New Jersey Poised to Enact Sweeping Telemedicine Legislation

The past year has been a busy one at the state level for telehealth legislation. Indeed, an April report from the Center for Connected Health Policy identified more than 200 telehealth-related bills that had been introduced in 44 states in 2017 alone. Now, one more state legislature is poised to pass a bill paving the way for the broader use—and regulation—of telehealth within its borders. As mHealth Intelligence and NJ.com first reported, the bipartisan Assembly Bill 1464 has passed key committees in both the New Jersey State Assembly and the New Jersey Senate, putting it on track for passage in both chambers. Said Assemblywoman Pamela Lampitt (D), who sponsored the bill, to NJ.com, “It will make it quicker and easier to access treatment … lower costs and, most importantly, make sure patients get the treatment they need, when they need it, to improve their long-term health.”

The bill officially “authorizes health care practitioners to provide health care services through telemedicine.” More specifically, it would allow for parity in reimbursement, as well as allowing for the establishment of the provider-patient relationship via telehealth. The legislation would also forbid insurance plans from requiring in-person visits before telehealth visits could be authorized, and it would specifically prohibit audio-only encounters from being covered. Finally, it would take the first steps to add New Jersey to the Interstate Medical Licensure Compact, which 18 states have already joined; lawmakers in five others are currently considering legislation that would pave the way for their membership, too. The Compact facilitates the practice of medicine across state lines.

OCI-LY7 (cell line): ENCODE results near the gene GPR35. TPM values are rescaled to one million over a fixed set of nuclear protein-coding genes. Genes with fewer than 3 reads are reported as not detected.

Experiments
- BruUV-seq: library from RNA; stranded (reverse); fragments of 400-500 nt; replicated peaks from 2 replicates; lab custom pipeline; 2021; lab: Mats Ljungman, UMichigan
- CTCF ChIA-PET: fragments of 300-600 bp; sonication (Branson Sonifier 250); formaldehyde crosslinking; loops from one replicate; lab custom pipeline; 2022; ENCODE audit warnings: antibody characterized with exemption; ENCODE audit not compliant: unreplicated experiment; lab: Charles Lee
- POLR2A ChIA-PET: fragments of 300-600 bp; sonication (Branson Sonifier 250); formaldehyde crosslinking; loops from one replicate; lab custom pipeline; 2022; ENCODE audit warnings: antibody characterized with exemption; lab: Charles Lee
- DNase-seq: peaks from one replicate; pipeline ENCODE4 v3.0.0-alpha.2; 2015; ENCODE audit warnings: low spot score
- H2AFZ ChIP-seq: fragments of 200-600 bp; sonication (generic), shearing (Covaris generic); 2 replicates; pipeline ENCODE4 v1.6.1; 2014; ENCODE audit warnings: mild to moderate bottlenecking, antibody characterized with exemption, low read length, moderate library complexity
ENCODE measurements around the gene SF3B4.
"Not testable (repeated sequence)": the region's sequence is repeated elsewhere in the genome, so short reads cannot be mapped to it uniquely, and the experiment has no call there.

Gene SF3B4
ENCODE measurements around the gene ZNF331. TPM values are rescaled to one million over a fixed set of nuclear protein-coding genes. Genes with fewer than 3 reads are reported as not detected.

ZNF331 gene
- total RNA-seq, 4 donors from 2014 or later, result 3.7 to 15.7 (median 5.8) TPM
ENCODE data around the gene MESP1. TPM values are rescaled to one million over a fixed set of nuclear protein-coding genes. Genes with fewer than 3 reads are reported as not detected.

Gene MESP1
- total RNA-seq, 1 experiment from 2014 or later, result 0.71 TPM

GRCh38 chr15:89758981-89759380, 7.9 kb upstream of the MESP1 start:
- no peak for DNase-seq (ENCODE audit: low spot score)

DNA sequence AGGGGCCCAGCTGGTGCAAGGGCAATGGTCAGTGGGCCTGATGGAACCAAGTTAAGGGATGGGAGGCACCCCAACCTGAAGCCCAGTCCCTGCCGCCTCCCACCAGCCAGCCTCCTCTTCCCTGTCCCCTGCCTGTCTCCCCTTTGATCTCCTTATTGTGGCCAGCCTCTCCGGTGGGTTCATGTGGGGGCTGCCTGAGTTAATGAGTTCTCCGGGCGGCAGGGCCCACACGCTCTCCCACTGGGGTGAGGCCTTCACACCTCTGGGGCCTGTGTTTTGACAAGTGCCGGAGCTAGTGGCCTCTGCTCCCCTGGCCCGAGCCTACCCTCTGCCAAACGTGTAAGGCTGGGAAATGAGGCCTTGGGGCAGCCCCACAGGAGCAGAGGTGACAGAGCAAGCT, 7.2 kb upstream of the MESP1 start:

New Jersey, which has the distinction of being the country’s most densely populated state, has not been as active as other states in embracing telehealth. However, some health care organizations based there, NJ.com notes, are already using virtual visits with their patients. Advocates, for their part, praised the legislation’s progress, pointing to the potential cost savings and added flexibility its passage would bring to patients in the state. As AARP’s Brian Maguire told NJ.com, the bill would be particularly beneficial for senior citizens seeking to remain in their homes by allowing for the expansion of remote monitoring. “This will clearly result in better access to care” and “improve outcomes by catching problems early,” he noted. The legislation has also earned the endorsement of the ERISA Industry Committee, among other organizations; Teladoc, too, has voiced support.

Click here to read the article on the New Jersey telehealth legislation from mHealth Intelligence.

Click here to read the article on the New Jersey telehealth legislation from NJ.com.

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